Homebuyer Tax Credit Causes 'Mini-Bubble'

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CHICAGO (AP) — Retailers who get a chunk of their business from new homeowners may feel like empty nesters in coming months with the recent boost to sales from the government's homebuyer tax credit fading in the rearview mirror.

THE OPINION: KeyBanc Capital markets analyst Bradley Thomas told investors that the nation's housing market will continue to ride the tax-credit wave through 2010, but next year has the investment bank "increasingly cautious" about companies that furnish goods to spruce up homes.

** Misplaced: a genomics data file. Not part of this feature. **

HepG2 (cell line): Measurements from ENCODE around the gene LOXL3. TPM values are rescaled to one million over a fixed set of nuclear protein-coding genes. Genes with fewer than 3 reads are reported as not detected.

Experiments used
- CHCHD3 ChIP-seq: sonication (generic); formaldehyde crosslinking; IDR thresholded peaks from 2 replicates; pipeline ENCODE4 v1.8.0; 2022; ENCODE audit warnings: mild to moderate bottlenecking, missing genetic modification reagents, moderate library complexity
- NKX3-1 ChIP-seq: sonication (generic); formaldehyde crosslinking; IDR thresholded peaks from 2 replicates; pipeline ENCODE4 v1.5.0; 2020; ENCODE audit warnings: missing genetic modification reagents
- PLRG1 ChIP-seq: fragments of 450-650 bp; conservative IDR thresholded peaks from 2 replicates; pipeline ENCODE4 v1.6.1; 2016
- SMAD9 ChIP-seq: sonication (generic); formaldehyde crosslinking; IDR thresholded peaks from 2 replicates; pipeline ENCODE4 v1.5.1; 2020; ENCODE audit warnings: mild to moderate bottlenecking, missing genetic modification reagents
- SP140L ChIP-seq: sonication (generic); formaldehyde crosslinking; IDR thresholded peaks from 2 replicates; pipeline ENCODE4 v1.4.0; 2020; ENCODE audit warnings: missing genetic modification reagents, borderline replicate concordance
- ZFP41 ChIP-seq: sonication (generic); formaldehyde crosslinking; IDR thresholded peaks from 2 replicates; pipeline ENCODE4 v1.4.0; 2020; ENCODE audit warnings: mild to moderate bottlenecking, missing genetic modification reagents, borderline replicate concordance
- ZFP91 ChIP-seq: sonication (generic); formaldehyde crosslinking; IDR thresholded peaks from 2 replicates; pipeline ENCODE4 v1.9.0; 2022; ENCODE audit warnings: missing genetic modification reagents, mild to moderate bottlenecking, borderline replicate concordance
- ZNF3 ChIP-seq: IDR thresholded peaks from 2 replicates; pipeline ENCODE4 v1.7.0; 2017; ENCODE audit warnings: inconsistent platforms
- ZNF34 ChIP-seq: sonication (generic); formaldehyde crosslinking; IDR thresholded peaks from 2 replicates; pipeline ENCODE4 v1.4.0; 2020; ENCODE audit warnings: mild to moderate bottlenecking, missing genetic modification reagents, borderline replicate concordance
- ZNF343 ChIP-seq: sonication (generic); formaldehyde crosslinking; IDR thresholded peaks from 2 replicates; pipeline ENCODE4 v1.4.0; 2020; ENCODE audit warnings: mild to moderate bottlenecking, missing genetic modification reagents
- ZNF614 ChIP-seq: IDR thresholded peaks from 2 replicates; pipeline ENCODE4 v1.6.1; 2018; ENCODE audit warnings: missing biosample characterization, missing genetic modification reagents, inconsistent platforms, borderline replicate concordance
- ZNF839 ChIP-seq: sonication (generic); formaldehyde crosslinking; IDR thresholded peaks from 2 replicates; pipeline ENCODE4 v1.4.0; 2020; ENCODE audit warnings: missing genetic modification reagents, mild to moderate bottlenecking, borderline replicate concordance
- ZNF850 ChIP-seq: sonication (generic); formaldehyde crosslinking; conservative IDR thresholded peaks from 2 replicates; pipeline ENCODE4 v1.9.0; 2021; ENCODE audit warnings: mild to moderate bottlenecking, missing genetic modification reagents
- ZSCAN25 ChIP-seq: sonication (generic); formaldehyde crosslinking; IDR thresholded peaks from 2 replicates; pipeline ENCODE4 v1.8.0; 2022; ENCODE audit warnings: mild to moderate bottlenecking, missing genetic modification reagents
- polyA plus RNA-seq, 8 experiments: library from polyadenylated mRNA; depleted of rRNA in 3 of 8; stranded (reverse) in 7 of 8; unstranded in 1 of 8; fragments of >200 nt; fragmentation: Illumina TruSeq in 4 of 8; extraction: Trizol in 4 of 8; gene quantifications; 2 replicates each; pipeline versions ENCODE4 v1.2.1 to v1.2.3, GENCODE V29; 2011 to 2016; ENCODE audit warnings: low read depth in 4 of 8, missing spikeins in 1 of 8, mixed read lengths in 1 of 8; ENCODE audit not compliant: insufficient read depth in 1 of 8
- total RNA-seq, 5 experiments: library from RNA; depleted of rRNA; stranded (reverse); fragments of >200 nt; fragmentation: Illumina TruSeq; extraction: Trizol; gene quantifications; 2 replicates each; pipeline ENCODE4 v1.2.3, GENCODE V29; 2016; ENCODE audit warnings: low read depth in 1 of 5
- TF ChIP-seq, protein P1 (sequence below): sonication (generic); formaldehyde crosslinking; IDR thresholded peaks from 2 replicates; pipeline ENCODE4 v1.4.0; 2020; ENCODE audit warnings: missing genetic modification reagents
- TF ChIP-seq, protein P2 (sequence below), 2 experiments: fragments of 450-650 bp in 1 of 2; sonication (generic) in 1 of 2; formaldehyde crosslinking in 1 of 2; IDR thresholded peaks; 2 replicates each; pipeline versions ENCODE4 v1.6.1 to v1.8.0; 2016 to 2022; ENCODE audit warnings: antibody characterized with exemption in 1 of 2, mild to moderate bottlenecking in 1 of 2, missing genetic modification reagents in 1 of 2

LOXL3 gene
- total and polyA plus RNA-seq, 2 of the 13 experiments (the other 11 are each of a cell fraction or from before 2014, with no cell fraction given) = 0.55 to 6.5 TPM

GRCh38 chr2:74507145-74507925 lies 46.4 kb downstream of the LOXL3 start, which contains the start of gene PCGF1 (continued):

"We expect home-related spending to slow and believe investor sentiment for our coverage may continue to weaken," he wrote in a research note published Monday.

As many has half of all home sales in recent months have involved buyers cashing in on the $8,000 credit for first-time home buyers, courtesy of Uncle Sam.

That's been good news for stores like The Home Depot Inc., Lowe's Cos. Inc. and Bed Bath & Beyond, because people who are buying or selling homes leave those stores with shopping carts filled to the brim.

THE STOCK: Shares of many home-related companies have fallen in recent months. Thomas believes they may fall further. The tax credit expired in April and that money is drying up.

On Monday, stocks for Home Depot, Lowe's and Bed Bath & Beyond were mixed.

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